The International Finance Corporation’s (IFC, the Bank’s private sector arm) controversial investment in the Dinant palm oil company in Honduras is again in the spotlight (see Observer Winter 2014). The Compliance Advisor Ombudsman (CAO), the accountability mechanism of the IFC, decided in August to assess two complaints presented by grassroots groups in Honduras.
The Movimiento Campesino Refundación Gregorio Chávez and the Movimiento Unificado Campesino del Aguan both filed complaints at the end of July on behalf of their members in the Aguan Valley. The groups accused Dinant’s security guards of committing human rights abuses, including kidnapping, murder, forced disappearances and evictions, as well as polluting the environment. In their complaints both organisations say that by funding Dinant the World Bank is not complying with its mission to reduce poverty. “Instead in our region it has only contributed to displacing communities, persecution and the murder of peasant leaders, which has deepened the agrarian and food crises which we face.”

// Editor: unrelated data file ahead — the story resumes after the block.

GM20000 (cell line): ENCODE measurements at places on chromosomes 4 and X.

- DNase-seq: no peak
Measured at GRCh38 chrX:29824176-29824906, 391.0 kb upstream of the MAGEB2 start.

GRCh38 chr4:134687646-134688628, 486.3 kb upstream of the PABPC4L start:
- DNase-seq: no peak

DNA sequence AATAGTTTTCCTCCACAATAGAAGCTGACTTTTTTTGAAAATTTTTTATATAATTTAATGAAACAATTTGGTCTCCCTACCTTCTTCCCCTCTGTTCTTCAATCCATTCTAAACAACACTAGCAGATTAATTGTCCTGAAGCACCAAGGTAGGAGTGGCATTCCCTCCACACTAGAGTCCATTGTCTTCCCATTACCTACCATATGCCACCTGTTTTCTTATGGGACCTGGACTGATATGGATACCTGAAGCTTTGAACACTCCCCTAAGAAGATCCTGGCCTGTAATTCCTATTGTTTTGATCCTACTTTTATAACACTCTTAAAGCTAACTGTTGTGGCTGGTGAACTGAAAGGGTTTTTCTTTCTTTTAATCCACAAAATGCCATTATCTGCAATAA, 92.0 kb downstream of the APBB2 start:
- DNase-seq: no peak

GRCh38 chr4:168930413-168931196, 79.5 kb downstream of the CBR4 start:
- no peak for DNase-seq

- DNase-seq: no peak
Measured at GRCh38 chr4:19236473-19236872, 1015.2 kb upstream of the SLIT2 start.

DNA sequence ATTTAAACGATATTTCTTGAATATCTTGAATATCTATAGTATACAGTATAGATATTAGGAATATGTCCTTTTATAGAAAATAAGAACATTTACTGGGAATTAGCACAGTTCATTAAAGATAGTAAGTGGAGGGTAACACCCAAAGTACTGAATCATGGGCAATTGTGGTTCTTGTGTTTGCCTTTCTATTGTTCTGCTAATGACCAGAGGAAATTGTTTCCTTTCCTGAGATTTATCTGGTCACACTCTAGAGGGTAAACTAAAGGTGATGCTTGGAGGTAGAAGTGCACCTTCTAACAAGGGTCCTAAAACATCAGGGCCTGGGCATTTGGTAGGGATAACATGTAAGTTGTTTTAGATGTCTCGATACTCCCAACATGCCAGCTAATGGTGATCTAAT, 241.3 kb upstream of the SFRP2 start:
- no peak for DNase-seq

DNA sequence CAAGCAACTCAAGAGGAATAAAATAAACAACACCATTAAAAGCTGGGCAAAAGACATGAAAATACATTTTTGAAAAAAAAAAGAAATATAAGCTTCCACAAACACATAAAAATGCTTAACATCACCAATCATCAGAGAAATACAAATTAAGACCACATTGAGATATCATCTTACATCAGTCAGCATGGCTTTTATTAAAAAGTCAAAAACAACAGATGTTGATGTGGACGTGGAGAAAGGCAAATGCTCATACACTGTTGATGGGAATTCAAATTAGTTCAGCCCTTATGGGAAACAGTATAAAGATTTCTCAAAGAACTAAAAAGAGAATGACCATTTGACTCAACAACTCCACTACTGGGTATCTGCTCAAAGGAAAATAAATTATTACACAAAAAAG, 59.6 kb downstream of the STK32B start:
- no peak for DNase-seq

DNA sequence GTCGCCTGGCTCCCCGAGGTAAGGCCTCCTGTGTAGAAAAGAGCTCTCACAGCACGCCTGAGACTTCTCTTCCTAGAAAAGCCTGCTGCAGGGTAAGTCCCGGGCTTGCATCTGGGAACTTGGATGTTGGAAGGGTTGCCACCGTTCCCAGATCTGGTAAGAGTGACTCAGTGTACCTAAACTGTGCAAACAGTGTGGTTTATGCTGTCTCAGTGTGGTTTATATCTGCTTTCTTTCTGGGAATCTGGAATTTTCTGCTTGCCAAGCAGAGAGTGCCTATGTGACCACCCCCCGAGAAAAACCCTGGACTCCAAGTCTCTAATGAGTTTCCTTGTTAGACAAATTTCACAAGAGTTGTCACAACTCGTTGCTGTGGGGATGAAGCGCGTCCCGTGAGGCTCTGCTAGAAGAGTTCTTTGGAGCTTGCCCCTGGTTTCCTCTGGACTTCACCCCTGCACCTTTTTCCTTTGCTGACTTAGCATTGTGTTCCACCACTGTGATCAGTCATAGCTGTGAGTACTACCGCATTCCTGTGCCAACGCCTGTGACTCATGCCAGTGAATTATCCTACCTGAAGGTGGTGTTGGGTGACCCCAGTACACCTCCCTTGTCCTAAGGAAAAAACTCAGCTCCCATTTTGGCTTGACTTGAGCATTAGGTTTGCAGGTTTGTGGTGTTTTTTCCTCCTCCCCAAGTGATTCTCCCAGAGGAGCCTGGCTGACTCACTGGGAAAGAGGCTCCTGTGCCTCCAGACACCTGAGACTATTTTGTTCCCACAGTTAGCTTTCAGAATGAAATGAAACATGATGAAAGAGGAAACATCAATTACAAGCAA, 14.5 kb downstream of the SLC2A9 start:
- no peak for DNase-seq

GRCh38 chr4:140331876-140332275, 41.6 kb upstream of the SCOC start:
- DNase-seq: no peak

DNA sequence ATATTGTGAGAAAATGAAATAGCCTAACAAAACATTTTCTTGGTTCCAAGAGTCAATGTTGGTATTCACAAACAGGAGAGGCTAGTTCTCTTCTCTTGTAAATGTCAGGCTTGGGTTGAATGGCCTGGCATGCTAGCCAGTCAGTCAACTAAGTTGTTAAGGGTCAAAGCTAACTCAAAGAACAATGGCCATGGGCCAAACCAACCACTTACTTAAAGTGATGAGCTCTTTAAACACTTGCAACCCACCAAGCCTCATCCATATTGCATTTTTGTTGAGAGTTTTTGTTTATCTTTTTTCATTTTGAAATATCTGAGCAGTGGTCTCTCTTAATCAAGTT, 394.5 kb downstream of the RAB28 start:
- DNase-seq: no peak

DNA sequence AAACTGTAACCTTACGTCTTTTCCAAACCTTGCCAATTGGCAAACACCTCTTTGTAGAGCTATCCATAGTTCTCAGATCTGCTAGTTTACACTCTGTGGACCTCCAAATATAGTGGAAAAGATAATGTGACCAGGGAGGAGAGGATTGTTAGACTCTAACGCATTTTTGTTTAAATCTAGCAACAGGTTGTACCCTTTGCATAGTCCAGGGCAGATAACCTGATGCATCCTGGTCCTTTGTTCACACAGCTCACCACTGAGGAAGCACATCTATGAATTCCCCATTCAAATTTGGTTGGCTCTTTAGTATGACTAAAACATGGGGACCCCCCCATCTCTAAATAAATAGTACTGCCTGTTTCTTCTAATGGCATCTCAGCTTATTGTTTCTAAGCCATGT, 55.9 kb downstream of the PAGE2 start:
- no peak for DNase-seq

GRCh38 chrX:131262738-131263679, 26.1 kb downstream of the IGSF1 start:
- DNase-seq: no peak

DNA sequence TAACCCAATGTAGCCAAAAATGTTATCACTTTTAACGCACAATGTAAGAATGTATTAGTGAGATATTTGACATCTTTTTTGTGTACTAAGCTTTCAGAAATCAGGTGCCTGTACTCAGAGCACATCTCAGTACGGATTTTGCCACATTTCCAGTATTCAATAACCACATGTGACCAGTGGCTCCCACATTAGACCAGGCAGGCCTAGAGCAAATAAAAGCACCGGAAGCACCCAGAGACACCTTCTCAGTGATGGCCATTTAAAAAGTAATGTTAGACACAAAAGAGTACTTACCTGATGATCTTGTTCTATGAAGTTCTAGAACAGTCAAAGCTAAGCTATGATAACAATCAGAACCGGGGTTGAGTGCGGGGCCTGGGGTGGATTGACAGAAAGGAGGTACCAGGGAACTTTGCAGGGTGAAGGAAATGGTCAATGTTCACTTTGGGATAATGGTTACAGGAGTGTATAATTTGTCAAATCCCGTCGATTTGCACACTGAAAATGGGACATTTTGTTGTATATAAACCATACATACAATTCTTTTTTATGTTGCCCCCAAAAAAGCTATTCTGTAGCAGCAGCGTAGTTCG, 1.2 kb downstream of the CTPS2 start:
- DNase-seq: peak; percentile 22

A January CAO audit report strongly criticised the IFC for its $30 million loan to Dinant because it failed to comply with its own performance standards. The audit pointed to systematic problems, such as the IFC’s organisational culture which judges results on financial terms ahead of environmental, social and conflict risks (see Observer Winter 2014). The IFC is currently meant to be implementing an action plan on the Dinant case to remedy its failures. The action plan was released in April following criticism by civil society that the January version was inadequate (see Bulletin May 2014).
Furthermore, an August CAO audit on the IFC’s $70 million loan to Honduran bank Ficohsa found that the IFC excluded serious allegations from its project documents about Ficohsa’s investment in Dinant and failed to adequately address environmental and social risks (see Bulletin August 2014).